Despite all this worthwhile activity, I've found myself chronically depressed throughout the last several weeks of this year. Much of it is due to a lack of progress on editing my footage from the summer, due to being occupied with Fandor and dGenerate. Still, on the balance of where I started the year, I should have every reason to be happy, even grateful, for what I have on my plate. But something happened, starting from when I left that old job I'd been stuck in for so long only to retrace my steps from 12 years ago in another country... well you can imagine the tidal wave of nostalgia over the pleasant naivete of the past, and regrets of opportunities missed, time misspent, dreams deferred. I haven't quite been able to shake these thoughts until just now, writing down all I've done this year, which makes me feel that it was worth the time it took, self-forestallments and all.

At the same time, the career upgrade brought new responsibilities and expectations upon myself, at least in my own mind. It's as if I'm making up for the 9 years of muted expectations in which I entombed myself in that day job; suddenly there's no more room to settle, everything needs to be better, and there's a constant voice in my head assessing what I'm doing right or wrong (mostly wrong), what more could I be doing. You would think that waking up to your own life would be a liberating experience, but it can also be a kind of hell.


Little wonder this movie made my top ten.

At my old job, whenever someone asked my ex-boss how he was doing, he'd reply, "Living the Dream" with a sarcastic wistfulness that I can still hear with piercing clarity.  Not sure how many colleagues picked up on it or read much into it, but for me it spoke for my own sense of subjugation to a less than ideal life, the kind of compromise that we're all expected to make sooner or later, and that I had made way too soon in my life, I now realize. And I also realize that, quite unexpectedly, I have escaped that fate. I am now cognizant of how much direction I can give to my own life. I have no one to blame but myself... and blame isn't much use anyway.

It's still left to see how things will play out with all that I have going on. It doesn't help that I have an anxious disposition and get easily distracted. It's at these times that my old friends the movies, especially the truly great ones, can occasionally offer clarity and wisdom. Not so much in what they say, but how. Two most recent examples below, both dwelling (if not luxuriating) in the messy uncertainty of the world, one with resolute playfulness, the other with endless patience, both infinitely attentive to what they're capturing. There's no question they deserve to be watched; we can only hope we are as deserving to learn from them.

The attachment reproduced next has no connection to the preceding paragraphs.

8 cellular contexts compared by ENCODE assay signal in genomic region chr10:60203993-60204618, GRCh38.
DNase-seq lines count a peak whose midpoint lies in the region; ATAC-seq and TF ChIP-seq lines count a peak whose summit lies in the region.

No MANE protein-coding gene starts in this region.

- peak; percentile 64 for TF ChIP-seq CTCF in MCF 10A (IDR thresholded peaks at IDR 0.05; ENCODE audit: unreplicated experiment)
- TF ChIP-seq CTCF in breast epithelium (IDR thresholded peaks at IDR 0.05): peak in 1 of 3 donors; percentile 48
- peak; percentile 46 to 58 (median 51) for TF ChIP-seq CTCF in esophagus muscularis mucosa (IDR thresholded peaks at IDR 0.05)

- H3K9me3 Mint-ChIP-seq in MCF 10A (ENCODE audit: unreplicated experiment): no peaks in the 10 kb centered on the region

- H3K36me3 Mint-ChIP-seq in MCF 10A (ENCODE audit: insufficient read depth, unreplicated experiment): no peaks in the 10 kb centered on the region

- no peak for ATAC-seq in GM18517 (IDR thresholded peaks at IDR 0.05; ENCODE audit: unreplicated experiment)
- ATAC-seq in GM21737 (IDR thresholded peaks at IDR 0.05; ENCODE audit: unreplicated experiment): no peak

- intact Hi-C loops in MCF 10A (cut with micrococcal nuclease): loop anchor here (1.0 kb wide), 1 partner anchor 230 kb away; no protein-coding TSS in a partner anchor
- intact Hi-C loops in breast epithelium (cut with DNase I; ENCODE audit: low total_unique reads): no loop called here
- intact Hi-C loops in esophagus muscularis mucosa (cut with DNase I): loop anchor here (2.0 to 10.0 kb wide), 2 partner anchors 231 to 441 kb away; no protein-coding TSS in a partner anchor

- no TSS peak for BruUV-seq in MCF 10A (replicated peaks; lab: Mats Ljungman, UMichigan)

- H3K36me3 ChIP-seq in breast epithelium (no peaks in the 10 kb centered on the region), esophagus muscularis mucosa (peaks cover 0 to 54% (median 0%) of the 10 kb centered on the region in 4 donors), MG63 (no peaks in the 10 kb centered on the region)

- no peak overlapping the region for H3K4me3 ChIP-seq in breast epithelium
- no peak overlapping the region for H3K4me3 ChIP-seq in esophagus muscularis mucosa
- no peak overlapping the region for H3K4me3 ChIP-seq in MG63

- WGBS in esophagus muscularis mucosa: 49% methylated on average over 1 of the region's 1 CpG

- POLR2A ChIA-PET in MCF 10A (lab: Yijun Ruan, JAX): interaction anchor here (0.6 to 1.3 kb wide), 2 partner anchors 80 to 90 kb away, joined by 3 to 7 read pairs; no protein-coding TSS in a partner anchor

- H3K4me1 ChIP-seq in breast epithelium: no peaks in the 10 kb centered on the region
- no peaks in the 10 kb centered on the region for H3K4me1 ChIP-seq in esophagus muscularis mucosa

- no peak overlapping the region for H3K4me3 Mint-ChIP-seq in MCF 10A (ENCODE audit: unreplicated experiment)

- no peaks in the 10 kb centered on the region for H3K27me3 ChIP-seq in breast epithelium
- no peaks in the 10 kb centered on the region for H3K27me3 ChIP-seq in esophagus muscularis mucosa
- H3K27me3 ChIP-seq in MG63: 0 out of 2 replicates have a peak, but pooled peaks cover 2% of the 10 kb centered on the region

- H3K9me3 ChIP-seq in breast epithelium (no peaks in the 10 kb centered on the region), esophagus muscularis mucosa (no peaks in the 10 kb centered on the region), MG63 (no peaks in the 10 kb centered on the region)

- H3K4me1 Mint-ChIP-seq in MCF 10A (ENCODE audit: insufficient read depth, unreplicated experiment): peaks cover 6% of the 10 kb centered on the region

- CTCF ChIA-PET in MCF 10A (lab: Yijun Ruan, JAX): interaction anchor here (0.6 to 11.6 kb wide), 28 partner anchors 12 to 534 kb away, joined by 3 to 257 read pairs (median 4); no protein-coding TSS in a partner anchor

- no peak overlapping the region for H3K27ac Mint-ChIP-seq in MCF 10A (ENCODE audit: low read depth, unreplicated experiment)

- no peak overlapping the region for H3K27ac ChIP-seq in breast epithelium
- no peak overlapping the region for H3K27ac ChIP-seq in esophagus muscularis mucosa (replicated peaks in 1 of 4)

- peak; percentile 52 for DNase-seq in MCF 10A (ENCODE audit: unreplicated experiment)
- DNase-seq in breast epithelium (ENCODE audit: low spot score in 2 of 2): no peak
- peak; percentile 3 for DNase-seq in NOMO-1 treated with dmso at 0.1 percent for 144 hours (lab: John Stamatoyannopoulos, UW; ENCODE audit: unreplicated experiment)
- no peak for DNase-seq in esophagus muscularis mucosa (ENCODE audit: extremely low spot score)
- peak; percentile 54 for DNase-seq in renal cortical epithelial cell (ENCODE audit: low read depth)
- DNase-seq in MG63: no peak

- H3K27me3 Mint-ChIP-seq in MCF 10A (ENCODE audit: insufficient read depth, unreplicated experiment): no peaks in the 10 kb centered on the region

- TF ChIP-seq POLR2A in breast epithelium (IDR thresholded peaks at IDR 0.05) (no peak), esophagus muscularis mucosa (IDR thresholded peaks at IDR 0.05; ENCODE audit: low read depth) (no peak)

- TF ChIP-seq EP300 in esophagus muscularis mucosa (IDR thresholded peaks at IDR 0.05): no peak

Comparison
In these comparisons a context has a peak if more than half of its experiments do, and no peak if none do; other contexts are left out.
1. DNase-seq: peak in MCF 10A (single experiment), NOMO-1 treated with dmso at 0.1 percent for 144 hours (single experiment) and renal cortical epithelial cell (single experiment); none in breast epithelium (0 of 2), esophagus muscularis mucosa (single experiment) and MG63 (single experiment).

Needless to say, neither film is on the TSPDT 1000.  Greatness strikes where it pleases, and whom. I'm relieved that I don't have to track a canon anymore (though for old time's sake I might post entries on whatever new titles appear in updates to the TSPDT list). But it raises the question of what to do with this blog. God knows I haven't had time to maintain it like I used to, its comments section are now weed patches of spambots. But I do miss the regimen and the discipline of maintaining an ongoing personal blog. I don't if managing the Fandor and dGenerate blogs will leave me time to do much here.  I do know that the alsolikelife website as a whole is due for an overhaul. We'll see how long that will take. In the meantime, you know where to find me: Fandor and dGenerate, respectively.

Thank you for seeing me through to the end of this. I'll see you at the next thing.

Best Week Ever

ebert screengrab I love that Roger Ebert's Twitter wallpaper is the last shot of one of my all time favorite films. But of course, it was his writing that turned me on to it.

I'm grateful for his acknowledgement, and even more grateful for the article that drew his attention, on, of all places, The Wall Street Journal. Thanks Eric Kohn for deeming my efforts newsworthy.

And update on Thursday's screening: half the seats have been reserved, so if you're thinking of coming, you might want to let me know to put you on the list, just in case...

Ghost Town Tours the U.S. - Catch It If You Can

From dGenerate - I've worked my ass off to get this tour together, so if you happen to be at one of these cities and the following critic raves pique your interest, please check it out! A.O. Scott writes in the New York Times:

Zhao has an exquisite ability to balance words with images... The life stories and household interactions that fill out the film’s three chapters take place against a natural background that is shot beautifully... A miniature epic of the everyday.

Time Out New York's David Fear gives the film four stars: